Weekly NewsBrief 9/27/21/10/3/21
3 goals leaders set for ESSER funds to keep schools open in 3rd COVID year – By Charles Hendrix, District Administrator
Legislators and stakeholders discussed how to use policies implemented during the pandemic to reopen schools and ensure classrooms remain open and address students’ needs during a House Education and Labor Committee’s Early Childhood, Elementary, and Secondary Education Subcommittee hearing on Sept. 29, “Back to School: Highlighting Best Practices for Safely Reopening Schools.”
It is important “to learn from experts about the obstacles schools face to reopening safely, how schools can keep students in the classroom safely, and how states and districts can leverage federal funds to build a more equitable education system for the future,” said Subcommittee Chairman Gregorio Kilili Camacho Sablan, D-Northern Marianas Islands.
Panelists discussed the use of ARP ESSER funds to reopen schools and how they will continue to be used to address unfinished learning and keep schools open, as well as needed next steps to improve outcomes for students. They also discussed the use of masks and other mitigation measures to keep schools open.
ARP ESSER Funds “enabled the Clark County Public Schools to prioritize needs, address obstacles, reopen safely, and support students’ social and emotional learning and academic needs,” said Clark County (Nev.) Superintendent Jesus F. Jara. He said the district is using 80% of its ARP ESSER allocation to address the impact of lost instructional time—far beyond the 20% required by law— and said he hoped that passage of the Build Back Better Act would provide funding to address the district’s infrastructure needs.
Masks are optional again in this NC school district. Students have sued to change that – By Michael Gordon, The Charlotte Observer
A North Carolina judge will rule Thursday on whether to temporarily block the return of a mask-optional plan for the Lincoln County schools after a group of students and their parents sued to stop it.
In all, 13 students and their families filed the complaint this week against the Lincoln County Board of Education’s 4-3 decision on Sept. 14 to drop its mask mandate and end most student quarantines.
The complaint alleges in part that the changes violate the plaintiffs’ constitutional guarantee to a safe education. The mask-optional policy went into effect Wednesday.
The divided school board made the change to stop requiring masks in the classroom even as a resurgent COVID-19 continues to batter the largely rural county east of Charlotte. Lincoln County’s 14.9% rate of positive COVID tests far exceeds the state average.
According to the Lincoln County Health Department, 36 percent of the county’s new COVID cases over the past two weeks have struck children 17 and younger
Pa. plan to keep kids in school: Hiring bus drivers, more COVID-19 testing – By Mick Stinelli, Pittsburg Post Gazette
Plans to keep kids in Pennsylvania schools include hiring more bus drivers, expanding testing for students and preparing for vaccination clinics for younger children, state officials said Thursday, as effects of the COVID-19 pandemic continue to complicate in-person education.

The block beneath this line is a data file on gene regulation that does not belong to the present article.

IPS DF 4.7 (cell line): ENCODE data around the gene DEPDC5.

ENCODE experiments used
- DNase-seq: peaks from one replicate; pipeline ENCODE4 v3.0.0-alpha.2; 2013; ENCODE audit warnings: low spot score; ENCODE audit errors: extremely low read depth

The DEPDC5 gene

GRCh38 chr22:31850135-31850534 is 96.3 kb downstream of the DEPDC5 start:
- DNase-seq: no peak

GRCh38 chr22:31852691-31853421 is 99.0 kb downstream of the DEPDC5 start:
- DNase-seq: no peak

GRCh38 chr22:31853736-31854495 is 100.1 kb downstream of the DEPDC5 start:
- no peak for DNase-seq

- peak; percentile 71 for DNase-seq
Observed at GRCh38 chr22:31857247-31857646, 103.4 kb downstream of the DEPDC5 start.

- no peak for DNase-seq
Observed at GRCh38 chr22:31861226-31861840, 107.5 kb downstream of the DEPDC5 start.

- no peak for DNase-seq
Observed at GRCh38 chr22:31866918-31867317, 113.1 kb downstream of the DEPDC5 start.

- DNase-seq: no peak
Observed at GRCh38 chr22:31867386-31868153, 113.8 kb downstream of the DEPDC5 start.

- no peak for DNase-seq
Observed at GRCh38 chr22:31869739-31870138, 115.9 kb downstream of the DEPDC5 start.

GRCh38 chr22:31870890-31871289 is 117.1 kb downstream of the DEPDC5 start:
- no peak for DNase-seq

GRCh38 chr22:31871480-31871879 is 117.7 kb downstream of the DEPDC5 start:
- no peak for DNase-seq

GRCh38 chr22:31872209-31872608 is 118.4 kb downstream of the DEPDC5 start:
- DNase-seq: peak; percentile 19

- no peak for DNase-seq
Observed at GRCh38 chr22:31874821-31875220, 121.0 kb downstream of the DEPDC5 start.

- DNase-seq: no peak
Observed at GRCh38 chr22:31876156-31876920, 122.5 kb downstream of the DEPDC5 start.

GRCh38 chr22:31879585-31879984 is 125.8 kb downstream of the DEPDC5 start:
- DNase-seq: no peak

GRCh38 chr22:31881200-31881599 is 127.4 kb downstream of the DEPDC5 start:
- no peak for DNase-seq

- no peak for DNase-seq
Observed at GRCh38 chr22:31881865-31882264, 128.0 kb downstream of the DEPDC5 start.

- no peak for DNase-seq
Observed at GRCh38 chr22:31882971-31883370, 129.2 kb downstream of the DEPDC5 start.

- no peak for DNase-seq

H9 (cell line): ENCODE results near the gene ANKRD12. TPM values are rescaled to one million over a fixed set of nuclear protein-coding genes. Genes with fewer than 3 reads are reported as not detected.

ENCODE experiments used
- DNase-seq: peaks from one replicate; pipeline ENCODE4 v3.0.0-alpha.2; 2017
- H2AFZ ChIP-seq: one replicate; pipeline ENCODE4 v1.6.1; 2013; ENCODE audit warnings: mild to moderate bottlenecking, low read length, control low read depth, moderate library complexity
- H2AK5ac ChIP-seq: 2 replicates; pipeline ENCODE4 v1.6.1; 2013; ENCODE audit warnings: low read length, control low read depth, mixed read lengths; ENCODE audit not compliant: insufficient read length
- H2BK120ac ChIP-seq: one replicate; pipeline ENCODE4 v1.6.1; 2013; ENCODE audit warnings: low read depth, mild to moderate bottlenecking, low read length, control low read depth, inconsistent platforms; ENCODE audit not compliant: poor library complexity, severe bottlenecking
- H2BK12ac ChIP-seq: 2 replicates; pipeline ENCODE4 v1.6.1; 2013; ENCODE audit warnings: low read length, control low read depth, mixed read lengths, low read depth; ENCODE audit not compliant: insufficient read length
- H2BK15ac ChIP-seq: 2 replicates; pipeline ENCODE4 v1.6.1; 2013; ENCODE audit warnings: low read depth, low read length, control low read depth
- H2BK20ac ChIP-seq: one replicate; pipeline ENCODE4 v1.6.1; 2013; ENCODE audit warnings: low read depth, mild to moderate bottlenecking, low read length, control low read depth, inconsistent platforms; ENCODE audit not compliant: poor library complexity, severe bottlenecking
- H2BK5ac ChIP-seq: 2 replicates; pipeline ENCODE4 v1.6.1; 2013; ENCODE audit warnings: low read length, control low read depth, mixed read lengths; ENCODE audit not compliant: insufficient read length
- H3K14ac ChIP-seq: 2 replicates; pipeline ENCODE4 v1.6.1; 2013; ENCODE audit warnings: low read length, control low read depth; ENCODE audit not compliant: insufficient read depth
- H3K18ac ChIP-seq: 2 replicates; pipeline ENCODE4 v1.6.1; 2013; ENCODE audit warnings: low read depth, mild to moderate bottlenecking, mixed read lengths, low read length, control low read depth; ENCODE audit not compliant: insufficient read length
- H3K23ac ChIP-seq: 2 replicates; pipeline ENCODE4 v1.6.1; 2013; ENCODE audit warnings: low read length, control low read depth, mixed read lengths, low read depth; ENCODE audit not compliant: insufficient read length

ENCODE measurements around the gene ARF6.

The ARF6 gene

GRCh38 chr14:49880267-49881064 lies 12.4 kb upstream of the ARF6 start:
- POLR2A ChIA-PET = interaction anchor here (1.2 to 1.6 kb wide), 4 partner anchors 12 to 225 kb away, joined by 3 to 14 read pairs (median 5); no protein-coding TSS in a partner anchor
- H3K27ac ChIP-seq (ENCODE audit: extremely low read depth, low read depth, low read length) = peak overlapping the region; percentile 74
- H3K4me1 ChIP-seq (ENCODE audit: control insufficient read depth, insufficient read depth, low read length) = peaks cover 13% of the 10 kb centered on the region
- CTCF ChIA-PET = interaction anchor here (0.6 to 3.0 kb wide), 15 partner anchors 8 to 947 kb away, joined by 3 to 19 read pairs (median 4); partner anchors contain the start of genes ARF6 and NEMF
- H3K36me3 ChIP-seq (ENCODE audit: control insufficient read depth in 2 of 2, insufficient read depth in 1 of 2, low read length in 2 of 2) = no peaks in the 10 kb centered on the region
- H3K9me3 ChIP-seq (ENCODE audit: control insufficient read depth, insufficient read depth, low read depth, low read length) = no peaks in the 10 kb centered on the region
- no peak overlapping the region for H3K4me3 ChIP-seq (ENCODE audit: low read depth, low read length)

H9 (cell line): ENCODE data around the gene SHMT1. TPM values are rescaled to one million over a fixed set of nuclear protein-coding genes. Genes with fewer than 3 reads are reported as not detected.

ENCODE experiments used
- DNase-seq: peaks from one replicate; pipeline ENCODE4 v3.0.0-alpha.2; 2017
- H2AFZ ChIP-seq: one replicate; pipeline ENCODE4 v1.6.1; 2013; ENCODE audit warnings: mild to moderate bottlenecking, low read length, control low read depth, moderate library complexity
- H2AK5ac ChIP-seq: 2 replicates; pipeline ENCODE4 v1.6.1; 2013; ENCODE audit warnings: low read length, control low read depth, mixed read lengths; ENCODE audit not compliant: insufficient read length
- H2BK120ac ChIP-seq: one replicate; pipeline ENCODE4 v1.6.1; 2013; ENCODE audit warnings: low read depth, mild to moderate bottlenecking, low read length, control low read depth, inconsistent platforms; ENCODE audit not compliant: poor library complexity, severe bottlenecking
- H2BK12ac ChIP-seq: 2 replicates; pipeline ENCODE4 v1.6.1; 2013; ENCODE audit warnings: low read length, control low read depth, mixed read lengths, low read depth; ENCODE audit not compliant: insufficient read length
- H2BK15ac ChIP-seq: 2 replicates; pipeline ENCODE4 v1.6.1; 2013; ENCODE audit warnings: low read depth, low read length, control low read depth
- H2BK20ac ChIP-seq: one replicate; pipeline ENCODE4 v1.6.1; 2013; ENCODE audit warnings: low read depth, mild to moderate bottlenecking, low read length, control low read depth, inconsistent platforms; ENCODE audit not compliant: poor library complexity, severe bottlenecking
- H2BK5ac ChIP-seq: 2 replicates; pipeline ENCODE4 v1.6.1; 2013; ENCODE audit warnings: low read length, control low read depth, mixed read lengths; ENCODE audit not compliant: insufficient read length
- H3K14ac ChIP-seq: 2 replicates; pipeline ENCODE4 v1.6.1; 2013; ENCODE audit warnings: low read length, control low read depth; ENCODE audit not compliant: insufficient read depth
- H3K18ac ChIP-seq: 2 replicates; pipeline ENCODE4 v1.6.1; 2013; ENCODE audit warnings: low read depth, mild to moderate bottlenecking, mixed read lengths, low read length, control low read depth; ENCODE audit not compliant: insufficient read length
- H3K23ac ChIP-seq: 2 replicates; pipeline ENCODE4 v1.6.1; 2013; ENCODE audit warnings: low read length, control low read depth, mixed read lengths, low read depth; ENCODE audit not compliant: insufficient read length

PennDOT is sending mail to approximately 375,000 Pennsylvanians with a commercial driver’s license to inform them of the need for school bus drivers, along with information on how to get the appropriate endorsement to transport students, said state Department of Transportation Deputy Secretary Kurt Myers.
The school bus driver shortage has affected other states across the country. Pennsylvania currently has “a little over 42,000 school bus drivers,” Mr. Meyers said, the lowest number in the past five years. “That is over 4% decrease since 2014 when we had over 44,000 drivers.”
The driver issue is just one of the challenges hitting schools this fall as students and teachers enter a second full year of pandemic learning amid the COVID-19 crisis.
Stress and short tempers: Schools struggle with behavior as students return – By Kalyn Belsha, Chalkbeat
Alyssa Rodriguez expected a rocky readjustment this school year. The Chicago social worker figured she’d see more students who felt anxious, frustrated by their schoolwork, or disoriented by unfamiliar routines.
A month into school, she says she underestimated the challenge ahead. Student behavior referrals are up, as middle schoolers hurt each others’ feelings with comments they’d usually only be bold enough to say online. She and other social workers have seen more verbal and physical fights, and worried parents are calling with concerns about their child’s shorter-than-usual temper.
“It’s definitely a lot more than I think any of us were mentally prepared for, even though we tried to prepare for it,” Rodriguez said.
Schools across the country say they’re seeing an uptick in disruptive behaviors. Some are obvious and visible, like students trashing bathrooms, fighting over social media posts, or running out of classrooms. Others are quieter calls for help, like students putting their head down and refusing to talk.
“This is a prolonged adjustment period,” said Dr. Tali Raviv, the associate director of the Center for Childhood Resilience at Lurie Children’s Hospital in Chicago. As children return to school, “There’s much more interaction, there’s much less downtime to recharge, there’s much less flexibility.”
The behavior issues are a reflection of the stress the pandemic placed on children, experts say, upending their education, schedules, and social lives. For students dealing with grief, mental health issues, or the layered effects of poverty and racism, big transitions can be even more challenging.